In an out of community of property marriage, there is no joining of the spouses’ estates into one joint estate, meaning that each spouse retains full control and contractual capacity of their estate which includes all assets and liabilities acquired both before and during the marriage. All out of community marriages involve the signing of an antenuptial contract which sets out the financial consequences of the marriage, and couples are free to tailor-make their contracts as they see fit. In order to be married out of community without the accrual system, a couple must expressly exclude the accrual in the ANC. But what does this mean, and what are the implications of excluding the accrual from your marriage contract?

If you’re married out of community excluding the accrual after November 1 1984, you and your spouse are essentially married according to a ‘what’s mine is mine and what’s yours is yours’ agreement. You and your spouse will retain your own assets and liabilities and, if and when the marriage is dissolved, each of you will keep your own estate plus all growth that accrued in your estate during the marriage. From a financial perspective, joint financial planning for a couple married under this marital regime can be somewhat complicated especially when it comes to joint goal setting.

When it comes to owning fixed property, such as the family home, it is often advisable for a couple to register joint ownership over the property to ensure that one spouse is not prejudiced financially at a later stage if the marriage is dissolved. For instance, if a husband and wife purchase a family home but register it only in the name of the husband, the property will be deemed to belong to the husband in the event of a divorce, even if the wife contributed in some way or form towards the property. If the couple gets divorced, the wife may find herself without a home to live in and may find it difficult to prove the financial contribution she made towards the house. Before purchasing a property, give careful thought as to whose name it is registered in and what the implications are for each of you should the marriage come to an end.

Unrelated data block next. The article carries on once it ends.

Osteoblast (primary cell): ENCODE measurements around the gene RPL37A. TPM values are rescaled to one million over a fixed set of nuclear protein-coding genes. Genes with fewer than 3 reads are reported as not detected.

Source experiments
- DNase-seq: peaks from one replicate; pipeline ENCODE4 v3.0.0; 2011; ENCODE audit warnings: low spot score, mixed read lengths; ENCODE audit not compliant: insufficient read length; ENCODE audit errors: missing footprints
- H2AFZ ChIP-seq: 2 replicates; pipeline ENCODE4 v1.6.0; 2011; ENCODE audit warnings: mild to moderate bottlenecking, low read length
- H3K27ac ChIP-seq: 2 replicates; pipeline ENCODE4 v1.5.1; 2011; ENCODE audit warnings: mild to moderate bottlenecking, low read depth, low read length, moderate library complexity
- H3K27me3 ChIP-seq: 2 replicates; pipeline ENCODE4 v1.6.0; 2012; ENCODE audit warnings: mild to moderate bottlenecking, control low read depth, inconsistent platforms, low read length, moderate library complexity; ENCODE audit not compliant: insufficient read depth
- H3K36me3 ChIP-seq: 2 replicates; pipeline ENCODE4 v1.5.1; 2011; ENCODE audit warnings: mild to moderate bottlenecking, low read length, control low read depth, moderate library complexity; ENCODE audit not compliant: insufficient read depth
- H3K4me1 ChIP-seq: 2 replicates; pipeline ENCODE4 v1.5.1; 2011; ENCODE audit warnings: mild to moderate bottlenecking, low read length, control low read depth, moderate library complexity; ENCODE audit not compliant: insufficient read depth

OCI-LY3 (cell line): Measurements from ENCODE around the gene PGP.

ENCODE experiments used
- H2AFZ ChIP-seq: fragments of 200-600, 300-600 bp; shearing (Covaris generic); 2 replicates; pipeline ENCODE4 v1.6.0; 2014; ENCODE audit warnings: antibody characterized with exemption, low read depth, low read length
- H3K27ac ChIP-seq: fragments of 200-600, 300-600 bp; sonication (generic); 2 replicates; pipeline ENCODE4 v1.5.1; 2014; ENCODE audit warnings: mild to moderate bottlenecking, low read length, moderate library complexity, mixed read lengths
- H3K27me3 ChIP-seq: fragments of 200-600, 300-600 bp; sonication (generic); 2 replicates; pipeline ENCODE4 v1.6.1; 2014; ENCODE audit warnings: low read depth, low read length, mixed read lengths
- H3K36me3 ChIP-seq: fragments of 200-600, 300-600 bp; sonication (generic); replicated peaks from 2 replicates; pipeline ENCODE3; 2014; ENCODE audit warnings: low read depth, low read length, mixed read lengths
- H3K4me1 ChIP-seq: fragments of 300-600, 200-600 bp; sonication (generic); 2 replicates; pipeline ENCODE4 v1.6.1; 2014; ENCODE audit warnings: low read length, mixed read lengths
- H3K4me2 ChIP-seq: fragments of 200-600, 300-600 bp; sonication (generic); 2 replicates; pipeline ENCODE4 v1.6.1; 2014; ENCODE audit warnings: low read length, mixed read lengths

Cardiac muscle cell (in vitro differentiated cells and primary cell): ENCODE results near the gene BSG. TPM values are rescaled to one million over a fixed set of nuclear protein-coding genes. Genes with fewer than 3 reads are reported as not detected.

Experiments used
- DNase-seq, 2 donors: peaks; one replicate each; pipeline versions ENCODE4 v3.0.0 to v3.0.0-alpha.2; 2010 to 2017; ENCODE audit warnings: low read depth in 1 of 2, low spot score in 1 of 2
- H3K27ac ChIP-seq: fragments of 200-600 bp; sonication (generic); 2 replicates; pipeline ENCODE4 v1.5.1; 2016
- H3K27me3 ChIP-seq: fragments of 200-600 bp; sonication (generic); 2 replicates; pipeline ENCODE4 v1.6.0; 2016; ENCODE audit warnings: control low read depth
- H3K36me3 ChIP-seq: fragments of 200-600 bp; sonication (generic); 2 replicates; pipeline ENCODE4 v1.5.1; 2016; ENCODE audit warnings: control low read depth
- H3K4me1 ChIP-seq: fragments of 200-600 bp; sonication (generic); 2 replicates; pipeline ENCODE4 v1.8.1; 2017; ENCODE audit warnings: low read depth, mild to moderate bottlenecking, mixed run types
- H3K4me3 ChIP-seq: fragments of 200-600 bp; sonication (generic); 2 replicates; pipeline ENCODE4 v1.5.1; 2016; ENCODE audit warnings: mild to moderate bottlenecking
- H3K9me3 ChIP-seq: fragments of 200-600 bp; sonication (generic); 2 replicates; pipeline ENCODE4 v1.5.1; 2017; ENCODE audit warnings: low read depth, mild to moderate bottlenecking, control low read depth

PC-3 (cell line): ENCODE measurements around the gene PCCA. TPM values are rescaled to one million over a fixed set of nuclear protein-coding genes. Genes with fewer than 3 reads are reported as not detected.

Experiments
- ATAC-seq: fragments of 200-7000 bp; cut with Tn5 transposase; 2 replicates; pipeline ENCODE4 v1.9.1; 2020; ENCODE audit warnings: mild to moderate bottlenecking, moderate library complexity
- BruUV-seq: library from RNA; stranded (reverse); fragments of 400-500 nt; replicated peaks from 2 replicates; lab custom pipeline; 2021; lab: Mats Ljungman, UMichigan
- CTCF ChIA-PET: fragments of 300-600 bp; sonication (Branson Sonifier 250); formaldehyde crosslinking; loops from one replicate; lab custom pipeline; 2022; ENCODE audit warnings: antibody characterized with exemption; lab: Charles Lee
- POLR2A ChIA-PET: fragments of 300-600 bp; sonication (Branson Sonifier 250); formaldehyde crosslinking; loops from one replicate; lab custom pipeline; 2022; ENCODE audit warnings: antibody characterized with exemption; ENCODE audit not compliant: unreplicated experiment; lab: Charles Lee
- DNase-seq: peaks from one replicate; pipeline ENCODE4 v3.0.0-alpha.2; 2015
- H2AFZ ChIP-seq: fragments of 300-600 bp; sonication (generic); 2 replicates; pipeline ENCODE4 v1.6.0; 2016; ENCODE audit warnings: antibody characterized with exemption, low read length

Further, this type of marital regime can be particularly prejudicial towards a spouse who chooses to stay at home to raise children. Even though a stay-at-home mother contributed to the running of the household and thus enabled her husband to pursue his career and create his wealth, upon dissolution through a divorce, the courts will not consider a re-distribution of assets.

Remember, those out of community marriages that pre-date November 1, 1984, still have the option to bring an application to the high court for a re-distribution of assets in terms of the Divorce Act where it finds that one spouse is financially prejudiced. However, no such remedy is available to those married after this date and the courts will not adjust a division of assets based on what is perceived to be ‘fair and equitable’. From a financial planning perspective, it is therefore important for a would-be stay-at-home parent to consider the longer-term financial implications of doing so.